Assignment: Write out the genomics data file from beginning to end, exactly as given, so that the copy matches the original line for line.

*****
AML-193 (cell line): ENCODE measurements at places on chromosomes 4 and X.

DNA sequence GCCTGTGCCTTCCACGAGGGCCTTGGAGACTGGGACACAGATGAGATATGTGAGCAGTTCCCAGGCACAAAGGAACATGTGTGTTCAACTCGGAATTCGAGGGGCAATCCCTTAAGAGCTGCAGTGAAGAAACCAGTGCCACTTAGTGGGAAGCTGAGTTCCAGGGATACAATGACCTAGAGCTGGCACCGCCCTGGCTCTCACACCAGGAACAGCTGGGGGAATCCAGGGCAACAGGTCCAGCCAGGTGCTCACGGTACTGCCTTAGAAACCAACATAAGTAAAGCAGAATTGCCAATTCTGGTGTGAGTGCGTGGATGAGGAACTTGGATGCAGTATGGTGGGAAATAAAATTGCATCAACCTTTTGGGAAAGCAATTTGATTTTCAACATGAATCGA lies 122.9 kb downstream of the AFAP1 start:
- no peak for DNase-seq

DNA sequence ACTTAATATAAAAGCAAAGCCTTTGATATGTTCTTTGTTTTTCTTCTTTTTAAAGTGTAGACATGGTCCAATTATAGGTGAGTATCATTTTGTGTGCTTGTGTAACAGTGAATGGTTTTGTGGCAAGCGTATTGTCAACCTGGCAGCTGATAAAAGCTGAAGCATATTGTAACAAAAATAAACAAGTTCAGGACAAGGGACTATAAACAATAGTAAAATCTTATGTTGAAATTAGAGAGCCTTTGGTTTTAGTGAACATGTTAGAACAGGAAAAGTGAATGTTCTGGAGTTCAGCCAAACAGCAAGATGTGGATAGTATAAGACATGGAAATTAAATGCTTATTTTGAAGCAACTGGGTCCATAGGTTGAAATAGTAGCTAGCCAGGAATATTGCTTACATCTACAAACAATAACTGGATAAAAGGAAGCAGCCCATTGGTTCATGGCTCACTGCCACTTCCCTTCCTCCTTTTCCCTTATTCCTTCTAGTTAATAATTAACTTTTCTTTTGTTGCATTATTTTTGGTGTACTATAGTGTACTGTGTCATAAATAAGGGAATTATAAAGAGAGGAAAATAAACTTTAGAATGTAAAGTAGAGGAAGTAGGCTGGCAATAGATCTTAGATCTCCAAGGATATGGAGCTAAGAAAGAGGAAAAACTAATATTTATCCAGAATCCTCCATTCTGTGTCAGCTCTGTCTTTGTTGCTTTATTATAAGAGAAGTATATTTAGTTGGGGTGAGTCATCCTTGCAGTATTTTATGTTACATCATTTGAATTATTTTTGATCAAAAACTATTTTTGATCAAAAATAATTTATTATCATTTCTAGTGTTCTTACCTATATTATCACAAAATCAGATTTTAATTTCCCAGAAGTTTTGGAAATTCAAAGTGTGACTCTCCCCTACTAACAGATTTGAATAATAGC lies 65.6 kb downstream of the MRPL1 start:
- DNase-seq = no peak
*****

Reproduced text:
AML-193 (cell line): ENCODE measurements at places on chromosomes 4 and X.

DNA sequence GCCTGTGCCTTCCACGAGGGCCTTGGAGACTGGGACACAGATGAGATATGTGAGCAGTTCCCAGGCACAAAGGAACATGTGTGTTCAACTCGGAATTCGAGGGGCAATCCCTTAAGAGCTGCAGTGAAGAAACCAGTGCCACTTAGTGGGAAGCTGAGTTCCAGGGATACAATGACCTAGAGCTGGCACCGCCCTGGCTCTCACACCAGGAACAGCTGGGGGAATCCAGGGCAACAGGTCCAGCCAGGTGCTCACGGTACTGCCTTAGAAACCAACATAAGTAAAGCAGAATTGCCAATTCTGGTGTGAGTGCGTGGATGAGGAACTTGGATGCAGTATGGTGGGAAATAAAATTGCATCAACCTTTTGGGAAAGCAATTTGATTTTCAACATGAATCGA lies 122.9 kb downstream of the AFAP1 start:
- no peak for DNase-seq

DNA sequence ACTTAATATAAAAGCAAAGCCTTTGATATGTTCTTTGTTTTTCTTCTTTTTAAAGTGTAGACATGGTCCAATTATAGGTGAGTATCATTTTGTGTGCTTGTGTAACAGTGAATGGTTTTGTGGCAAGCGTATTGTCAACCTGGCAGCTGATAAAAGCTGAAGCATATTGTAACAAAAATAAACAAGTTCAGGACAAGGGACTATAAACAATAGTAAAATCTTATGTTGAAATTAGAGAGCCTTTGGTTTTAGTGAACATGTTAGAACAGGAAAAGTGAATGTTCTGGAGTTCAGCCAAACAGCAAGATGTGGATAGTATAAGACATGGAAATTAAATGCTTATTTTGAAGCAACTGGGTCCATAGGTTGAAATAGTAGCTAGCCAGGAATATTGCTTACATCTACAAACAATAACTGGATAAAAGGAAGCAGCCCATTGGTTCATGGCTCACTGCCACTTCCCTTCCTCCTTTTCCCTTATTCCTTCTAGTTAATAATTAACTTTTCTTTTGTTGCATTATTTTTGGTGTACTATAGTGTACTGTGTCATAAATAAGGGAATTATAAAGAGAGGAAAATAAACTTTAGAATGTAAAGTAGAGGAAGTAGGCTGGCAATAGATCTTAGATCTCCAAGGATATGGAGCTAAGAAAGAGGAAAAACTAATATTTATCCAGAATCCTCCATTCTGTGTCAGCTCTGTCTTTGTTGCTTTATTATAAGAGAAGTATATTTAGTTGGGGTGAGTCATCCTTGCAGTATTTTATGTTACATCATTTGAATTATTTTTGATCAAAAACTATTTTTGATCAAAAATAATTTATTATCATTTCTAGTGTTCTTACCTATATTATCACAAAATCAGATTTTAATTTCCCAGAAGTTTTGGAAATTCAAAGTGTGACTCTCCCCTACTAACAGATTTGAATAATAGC lies 65.6 kb downstream of the MRPL1 start:
- DNase-seq = no peak